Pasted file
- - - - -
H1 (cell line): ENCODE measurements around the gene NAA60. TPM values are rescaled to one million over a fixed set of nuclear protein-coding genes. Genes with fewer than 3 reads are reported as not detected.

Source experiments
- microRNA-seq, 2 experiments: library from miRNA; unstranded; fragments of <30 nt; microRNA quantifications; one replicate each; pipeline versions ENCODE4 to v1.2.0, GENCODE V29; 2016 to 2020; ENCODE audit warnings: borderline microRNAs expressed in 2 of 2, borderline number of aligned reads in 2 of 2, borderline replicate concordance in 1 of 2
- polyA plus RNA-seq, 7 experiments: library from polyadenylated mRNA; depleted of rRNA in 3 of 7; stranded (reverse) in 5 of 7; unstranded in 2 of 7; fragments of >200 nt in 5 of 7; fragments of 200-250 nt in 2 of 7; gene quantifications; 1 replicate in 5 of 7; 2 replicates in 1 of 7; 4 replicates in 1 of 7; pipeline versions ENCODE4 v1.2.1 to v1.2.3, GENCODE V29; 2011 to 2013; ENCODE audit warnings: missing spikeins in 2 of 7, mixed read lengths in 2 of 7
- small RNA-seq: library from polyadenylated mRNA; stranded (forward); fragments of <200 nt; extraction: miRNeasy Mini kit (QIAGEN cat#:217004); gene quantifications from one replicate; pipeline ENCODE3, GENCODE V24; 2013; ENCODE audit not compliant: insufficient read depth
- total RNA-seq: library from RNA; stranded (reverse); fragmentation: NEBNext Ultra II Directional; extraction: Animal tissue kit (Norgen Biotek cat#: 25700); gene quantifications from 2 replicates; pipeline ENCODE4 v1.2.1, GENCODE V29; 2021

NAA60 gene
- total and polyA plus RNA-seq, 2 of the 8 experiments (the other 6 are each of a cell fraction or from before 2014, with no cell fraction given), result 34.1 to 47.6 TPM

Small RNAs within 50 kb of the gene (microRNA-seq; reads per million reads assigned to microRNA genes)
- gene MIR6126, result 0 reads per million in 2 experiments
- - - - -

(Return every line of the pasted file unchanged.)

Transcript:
H1 (cell line): ENCODE measurements around the gene NAA60. TPM values are rescaled to one million over a fixed set of nuclear protein-coding genes. Genes with fewer than 3 reads are reported as not detected.

Source experiments
- microRNA-seq, 2 experiments: library from miRNA; unstranded; fragments of <30 nt; microRNA quantifications; one replicate each; pipeline versions ENCODE4 to v1.2.0, GENCODE V29; 2016 to 2020; ENCODE audit warnings: borderline microRNAs expressed in 2 of 2, borderline number of aligned reads in 2 of 2, borderline replicate concordance in 1 of 2
- polyA plus RNA-seq, 7 experiments: library from polyadenylated mRNA; depleted of rRNA in 3 of 7; stranded (reverse) in 5 of 7; unstranded in 2 of 7; fragments of >200 nt in 5 of 7; fragments of 200-250 nt in 2 of 7; gene quantifications; 1 replicate in 5 of 7; 2 replicates in 1 of 7; 4 replicates in 1 of 7; pipeline versions ENCODE4 v1.2.1 to v1.2.3, GENCODE V29; 2011 to 2013; ENCODE audit warnings: missing spikeins in 2 of 7, mixed read lengths in 2 of 7
- small RNA-seq: library from polyadenylated mRNA; stranded (forward); fragments of <200 nt; extraction: miRNeasy Mini kit (QIAGEN cat#:217004); gene quantifications from one replicate; pipeline ENCODE3, GENCODE V24; 2013; ENCODE audit not compliant: insufficient read depth
- total RNA-seq: library from RNA; stranded (reverse); fragmentation: NEBNext Ultra II Directional; extraction: Animal tissue kit (Norgen Biotek cat#: 25700); gene quantifications from 2 replicates; pipeline ENCODE4 v1.2.1, GENCODE V29; 2021

NAA60 gene
- total and polyA plus RNA-seq, 2 of the 8 experiments (the other 6 are each of a cell fraction or from before 2014, with no cell fraction given), result 34.1 to 47.6 TPM

Small RNAs within 50 kb of the gene (microRNA-seq; reads per million reads assigned to microRNA genes)
- gene MIR6126, result 0 reads per million in 2 experiments